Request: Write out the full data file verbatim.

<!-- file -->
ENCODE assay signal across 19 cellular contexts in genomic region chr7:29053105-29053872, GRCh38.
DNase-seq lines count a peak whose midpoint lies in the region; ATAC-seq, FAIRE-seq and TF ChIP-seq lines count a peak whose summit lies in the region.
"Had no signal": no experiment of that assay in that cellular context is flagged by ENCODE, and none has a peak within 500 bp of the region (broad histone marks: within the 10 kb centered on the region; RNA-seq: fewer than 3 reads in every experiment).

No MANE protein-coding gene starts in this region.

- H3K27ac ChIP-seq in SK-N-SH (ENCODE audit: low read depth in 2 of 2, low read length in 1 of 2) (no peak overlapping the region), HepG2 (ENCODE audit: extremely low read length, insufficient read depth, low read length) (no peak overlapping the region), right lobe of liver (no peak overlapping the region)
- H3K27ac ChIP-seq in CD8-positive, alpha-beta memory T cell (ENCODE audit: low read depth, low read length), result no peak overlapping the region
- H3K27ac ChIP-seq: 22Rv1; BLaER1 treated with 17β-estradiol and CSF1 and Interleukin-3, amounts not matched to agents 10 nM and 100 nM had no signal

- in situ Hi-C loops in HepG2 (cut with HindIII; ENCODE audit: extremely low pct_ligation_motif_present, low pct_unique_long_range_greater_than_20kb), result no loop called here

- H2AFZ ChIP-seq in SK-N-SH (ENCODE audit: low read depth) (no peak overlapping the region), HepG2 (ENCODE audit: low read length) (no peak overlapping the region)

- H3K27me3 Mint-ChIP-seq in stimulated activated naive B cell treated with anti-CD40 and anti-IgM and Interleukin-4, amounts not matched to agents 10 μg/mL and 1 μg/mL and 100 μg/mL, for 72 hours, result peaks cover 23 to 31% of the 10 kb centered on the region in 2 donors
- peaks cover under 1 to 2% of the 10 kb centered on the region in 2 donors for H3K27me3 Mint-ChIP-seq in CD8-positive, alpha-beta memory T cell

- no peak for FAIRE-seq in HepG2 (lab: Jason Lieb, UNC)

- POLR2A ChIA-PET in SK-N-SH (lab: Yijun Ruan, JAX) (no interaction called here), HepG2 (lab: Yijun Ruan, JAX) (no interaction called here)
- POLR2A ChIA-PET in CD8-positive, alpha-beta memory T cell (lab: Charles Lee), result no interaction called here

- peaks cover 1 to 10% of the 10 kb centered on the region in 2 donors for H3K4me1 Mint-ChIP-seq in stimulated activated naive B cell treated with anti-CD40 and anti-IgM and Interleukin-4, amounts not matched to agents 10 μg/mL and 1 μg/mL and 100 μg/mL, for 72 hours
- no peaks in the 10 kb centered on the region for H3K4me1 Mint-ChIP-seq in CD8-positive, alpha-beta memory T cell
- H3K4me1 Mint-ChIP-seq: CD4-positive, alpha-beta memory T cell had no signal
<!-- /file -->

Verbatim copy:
ENCODE assay signal across 19 cellular contexts in genomic region chr7:29053105-29053872, GRCh38.
DNase-seq lines count a peak whose midpoint lies in the region; ATAC-seq, FAIRE-seq and TF ChIP-seq lines count a peak whose summit lies in the region.
"Had no signal": no experiment of that assay in that cellular context is flagged by ENCODE, and none has a peak within 500 bp of the region (broad histone marks: within the 10 kb centered on the region; RNA-seq: fewer than 3 reads in every experiment).

No MANE protein-coding gene starts in this region.

- H3K27ac ChIP-seq in SK-N-SH (ENCODE audit: low read depth in 2 of 2, low read length in 1 of 2) (no peak overlapping the region), HepG2 (ENCODE audit: extremely low read length, insufficient read depth, low read length) (no peak overlapping the region), right lobe of liver (no peak overlapping the region)
- H3K27ac ChIP-seq in CD8-positive, alpha-beta memory T cell (ENCODE audit: low read depth, low read length), result no peak overlapping the region
- H3K27ac ChIP-seq: 22Rv1; BLaER1 treated with 17β-estradiol and CSF1 and Interleukin-3, amounts not matched to agents 10 nM and 100 nM had no signal

- in situ Hi-C loops in HepG2 (cut with HindIII; ENCODE audit: extremely low pct_ligation_motif_present, low pct_unique_long_range_greater_than_20kb), result no loop called here

- H2AFZ ChIP-seq in SK-N-SH (ENCODE audit: low read depth) (no peak overlapping the region), HepG2 (ENCODE audit: low read length) (no peak overlapping the region)

- H3K27me3 Mint-ChIP-seq in stimulated activated naive B cell treated with anti-CD40 and anti-IgM and Interleukin-4, amounts not matched to agents 10 μg/mL and 1 μg/mL and 100 μg/mL, for 72 hours, result peaks cover 23 to 31% of the 10 kb centered on the region in 2 donors
- peaks cover under 1 to 2% of the 10 kb centered on the region in 2 donors for H3K27me3 Mint-ChIP-seq in CD8-positive, alpha-beta memory T cell

- no peak for FAIRE-seq in HepG2 (lab: Jason Lieb, UNC)

- POLR2A ChIA-PET in SK-N-SH (lab: Yijun Ruan, JAX) (no interaction called here), HepG2 (lab: Yijun Ruan, JAX) (no interaction called here)
- POLR2A ChIA-PET in CD8-positive, alpha-beta memory T cell (lab: Charles Lee), result no interaction called here

- peaks cover 1 to 10% of the 10 kb centered on the region in 2 donors for H3K4me1 Mint-ChIP-seq in stimulated activated naive B cell treated with anti-CD40 and anti-IgM and Interleukin-4, amounts not matched to agents 10 μg/mL and 1 μg/mL and 100 μg/mL, for 72 hours
- no peaks in the 10 kb centered on the region for H3K4me1 Mint-ChIP-seq in CD8-positive, alpha-beta memory T cell
- H3K4me1 Mint-ChIP-seq: CD4-positive, alpha-beta memory T cell had no signal